by Wade Sayer

The afternoon was sunny and cool on the Cape. We found a good place on the side of the road, just down from the reviewing stand, where the marching bands would stop to play, and the teams would doff their hats and salute the Grand Marshall. Fire engines rolled past, polished to a gleaming shine. Flags lined the parade route, swayed from businesses and flat-bed trucks, and many of us waved small flags on wooden sticks.

The high school chorus sang a couple numbers, the orchestra played, and the marching band did some fancy turns for the crowd. Girls twirled batons and colored flags. Open trucks carried Boy Scouts and Girl Scouts, Little League and summer hockey teams. Just about any group you could think of was there, riding or marching. At the end of the parade, the minister of the big white church with the tall steeple said a prayer and blessed the veterans who had served their country by fighting or dying overseas. I watched, unmoved. I wondered if those gathered gave much thought to what they were celebrating, winning a revolution, and all of the fighting that would follow to keep our nation free.

The afternoon was a quiet time to rest a little, get the kids calmed down before the picnic and fireworks at the beach. Back at home, I put my feet up and closed my eyes for a while. My mind returned to my childhood, and Fourth of July parades in the town where I grew up. World War Two had ended eight or nine years earlier, and most of the dads got their old uniforms out and marched in the parade. Army, Navy, Marines, Air Corps. We knew of the war not from our fathers—they didn’t speak of it—but from Saturday movies, with the soldiers and Marines slugging it out against the enemy, and we imagined ourselves at war, playing soldier in the fields and forests.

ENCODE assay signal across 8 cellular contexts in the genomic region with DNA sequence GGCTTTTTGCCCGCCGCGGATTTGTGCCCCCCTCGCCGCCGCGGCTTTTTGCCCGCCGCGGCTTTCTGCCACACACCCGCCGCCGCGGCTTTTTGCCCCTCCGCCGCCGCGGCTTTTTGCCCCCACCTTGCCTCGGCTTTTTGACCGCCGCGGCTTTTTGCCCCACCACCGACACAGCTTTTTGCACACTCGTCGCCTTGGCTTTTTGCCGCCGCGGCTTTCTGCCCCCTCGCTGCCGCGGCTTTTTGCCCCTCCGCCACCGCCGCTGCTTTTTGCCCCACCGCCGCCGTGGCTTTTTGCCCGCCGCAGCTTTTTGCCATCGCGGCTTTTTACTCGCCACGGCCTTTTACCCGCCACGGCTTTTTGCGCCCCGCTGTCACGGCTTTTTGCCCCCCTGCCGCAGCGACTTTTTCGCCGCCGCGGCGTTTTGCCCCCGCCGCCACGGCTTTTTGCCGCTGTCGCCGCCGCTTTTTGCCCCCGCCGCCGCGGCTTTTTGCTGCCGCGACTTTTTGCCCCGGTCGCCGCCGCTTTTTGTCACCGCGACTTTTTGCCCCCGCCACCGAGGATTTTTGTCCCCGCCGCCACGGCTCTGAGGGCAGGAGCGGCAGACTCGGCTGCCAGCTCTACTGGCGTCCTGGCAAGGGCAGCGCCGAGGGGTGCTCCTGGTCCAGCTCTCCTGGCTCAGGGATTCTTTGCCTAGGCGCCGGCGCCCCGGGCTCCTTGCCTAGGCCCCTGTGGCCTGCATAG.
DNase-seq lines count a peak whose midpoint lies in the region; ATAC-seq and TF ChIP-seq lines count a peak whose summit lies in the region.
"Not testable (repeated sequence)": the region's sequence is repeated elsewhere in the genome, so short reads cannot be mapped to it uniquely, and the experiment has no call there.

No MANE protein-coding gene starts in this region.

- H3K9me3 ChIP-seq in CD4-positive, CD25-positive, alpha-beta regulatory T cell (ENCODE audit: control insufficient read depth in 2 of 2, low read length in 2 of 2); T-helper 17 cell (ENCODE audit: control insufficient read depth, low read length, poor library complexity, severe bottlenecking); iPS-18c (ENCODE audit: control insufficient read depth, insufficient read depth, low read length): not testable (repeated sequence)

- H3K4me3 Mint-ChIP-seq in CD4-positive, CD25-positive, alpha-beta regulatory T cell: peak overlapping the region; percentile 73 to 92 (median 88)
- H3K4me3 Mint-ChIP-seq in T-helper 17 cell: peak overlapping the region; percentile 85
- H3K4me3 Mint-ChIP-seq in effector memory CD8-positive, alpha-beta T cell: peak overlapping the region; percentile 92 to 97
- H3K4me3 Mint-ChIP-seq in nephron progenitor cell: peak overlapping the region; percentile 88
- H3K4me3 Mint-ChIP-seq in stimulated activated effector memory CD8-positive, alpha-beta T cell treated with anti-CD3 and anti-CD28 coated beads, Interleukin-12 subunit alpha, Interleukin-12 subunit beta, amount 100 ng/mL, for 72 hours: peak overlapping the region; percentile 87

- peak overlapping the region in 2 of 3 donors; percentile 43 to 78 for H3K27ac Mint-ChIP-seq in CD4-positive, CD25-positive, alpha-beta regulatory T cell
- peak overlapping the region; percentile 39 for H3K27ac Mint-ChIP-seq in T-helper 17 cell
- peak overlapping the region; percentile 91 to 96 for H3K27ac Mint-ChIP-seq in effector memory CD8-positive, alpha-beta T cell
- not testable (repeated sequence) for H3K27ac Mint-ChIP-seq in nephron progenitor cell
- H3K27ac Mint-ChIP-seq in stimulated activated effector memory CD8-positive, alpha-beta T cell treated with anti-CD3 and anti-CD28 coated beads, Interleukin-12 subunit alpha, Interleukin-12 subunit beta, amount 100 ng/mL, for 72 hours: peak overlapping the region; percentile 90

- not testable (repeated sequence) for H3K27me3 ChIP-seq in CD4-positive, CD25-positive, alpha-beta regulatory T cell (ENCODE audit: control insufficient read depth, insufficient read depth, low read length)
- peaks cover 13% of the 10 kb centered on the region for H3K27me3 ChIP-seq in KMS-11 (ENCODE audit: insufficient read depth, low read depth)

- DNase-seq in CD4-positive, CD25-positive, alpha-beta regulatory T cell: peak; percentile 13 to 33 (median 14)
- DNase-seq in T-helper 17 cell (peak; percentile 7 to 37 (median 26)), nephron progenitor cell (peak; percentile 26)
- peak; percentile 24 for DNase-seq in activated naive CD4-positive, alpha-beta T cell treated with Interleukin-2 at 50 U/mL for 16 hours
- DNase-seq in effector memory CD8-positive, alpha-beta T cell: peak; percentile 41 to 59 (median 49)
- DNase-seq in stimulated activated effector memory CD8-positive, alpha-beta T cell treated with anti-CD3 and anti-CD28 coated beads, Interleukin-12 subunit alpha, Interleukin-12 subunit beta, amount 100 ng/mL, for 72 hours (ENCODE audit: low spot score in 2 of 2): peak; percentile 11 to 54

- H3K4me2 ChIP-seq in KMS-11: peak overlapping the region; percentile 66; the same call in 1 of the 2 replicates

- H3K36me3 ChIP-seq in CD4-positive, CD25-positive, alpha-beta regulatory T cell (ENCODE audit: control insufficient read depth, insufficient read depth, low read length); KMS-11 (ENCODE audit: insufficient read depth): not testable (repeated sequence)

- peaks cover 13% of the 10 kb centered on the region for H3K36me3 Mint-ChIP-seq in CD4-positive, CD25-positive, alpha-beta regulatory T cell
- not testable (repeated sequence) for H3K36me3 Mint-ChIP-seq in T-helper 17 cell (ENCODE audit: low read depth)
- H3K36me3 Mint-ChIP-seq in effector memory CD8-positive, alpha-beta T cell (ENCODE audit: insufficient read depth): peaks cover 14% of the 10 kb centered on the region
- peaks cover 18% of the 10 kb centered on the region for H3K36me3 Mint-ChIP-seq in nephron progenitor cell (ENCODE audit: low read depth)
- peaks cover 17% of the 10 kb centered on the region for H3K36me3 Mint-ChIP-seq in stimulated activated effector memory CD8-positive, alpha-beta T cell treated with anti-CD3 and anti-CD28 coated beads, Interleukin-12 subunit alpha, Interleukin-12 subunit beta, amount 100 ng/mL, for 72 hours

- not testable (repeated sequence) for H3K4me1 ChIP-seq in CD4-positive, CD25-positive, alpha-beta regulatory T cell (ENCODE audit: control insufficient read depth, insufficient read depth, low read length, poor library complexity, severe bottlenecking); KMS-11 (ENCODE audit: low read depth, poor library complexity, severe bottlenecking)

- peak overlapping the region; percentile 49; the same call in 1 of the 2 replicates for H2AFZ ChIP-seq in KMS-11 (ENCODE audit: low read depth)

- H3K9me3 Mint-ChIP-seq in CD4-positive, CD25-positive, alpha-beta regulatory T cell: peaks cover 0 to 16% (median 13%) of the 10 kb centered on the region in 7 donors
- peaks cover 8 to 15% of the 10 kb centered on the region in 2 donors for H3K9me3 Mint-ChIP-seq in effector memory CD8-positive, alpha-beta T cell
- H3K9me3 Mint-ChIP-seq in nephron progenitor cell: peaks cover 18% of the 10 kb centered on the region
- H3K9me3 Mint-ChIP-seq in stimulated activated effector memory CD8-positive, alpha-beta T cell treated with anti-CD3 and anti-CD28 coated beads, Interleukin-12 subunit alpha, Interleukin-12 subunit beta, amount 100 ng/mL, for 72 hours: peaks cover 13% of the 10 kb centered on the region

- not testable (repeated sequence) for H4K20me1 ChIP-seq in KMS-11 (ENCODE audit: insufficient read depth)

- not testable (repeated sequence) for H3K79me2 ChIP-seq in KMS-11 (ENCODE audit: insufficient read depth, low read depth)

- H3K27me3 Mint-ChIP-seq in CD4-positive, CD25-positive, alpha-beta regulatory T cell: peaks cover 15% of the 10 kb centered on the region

We rode our bikes to the parade with colored crepe paper wound through the spokes and around our handlebars. I always thought it was a great celebration for the kids. The fathers would gather in the school parking lot, and usually had a little nip or two to warm their spirits. The celebration always ended with a benediction by a local minister and the playing of taps, followed by an Army color guard and a twenty-one gun salute for the men who didn’t come home.

Memories flickered to my time in Vietnam, where the Fourth of July was a time to celebrate America, but also to forget a little about Vietnam. I was stationed at an artillery fire-support base. A General visited us that day, so everything was cleaned and shined, in perfect working order. He seemed most interested in how we found targets and relayed locations to the artillery officers. We showed him our radio shed, and told him about our work, and in the afternoon he sponsored a cook-out for us. Steaks on the grill, salad and potatoes, ice cream for dessert, and a few cases of beer. In the evening, as it turned dark, our artillery base started firing the canons, aiming them high in the sky. The star bursts exploded in dazzling streaks of light, like enormous fireworks. The 101st Division had eight or more artillery bases, and soon they were all responding, a celebration in unison. Star bursts blew up across the sky, along the coast, over the mountains, near to Phu Bai and Camp Eagle, spread out for miles and miles from the DMZ to Da Nang.

My kids woke me from my reminiscing. “C’mon Dad.” We were going to meet with friends and their kids at the beach, make a fire, cook some hot dogs and hamburgers, and drink a little beer. We had the car packed and ready, and grabbed chairs and blankets for seats. Everybody pitched in to help. Buffy, our terrier, came along for the fun. We were glad to see the cars lining the street and filling the parking lot. It was starting to get just a little cool. We climbed over the dunes to the shore and found the large group of our friends and neighbors. Most of the other men were veterans, but, like our own fathers, none of us talked about it, even when our children asked.

Someone brought a volleyball net and I played with the other dads and wives, and then we left it to the kids. We made a good fire and set up some cooking grills. Dinner was ready soon, and we all shared what we had. Afterwards we sat around the fire and the adults chatted, while the kids explored the dunes.

As night crept in, people up and down the beach from P-town to the Canal and back up the coast to Duxbury started shooting off fireworks. Loud explosions and cracking, flashing lights arced through the sky. I thought about the artillery bursts in Vietnam, incoming and outgoing. As the explosions overhead grew louder and louder, I sunk within myself.

Buffy sat at my feet, trembling ever so slightly.

My daughter came over to me and took my hand. “You alright, Daddy?”

I gave a long sigh. “Yeah, sure honey.”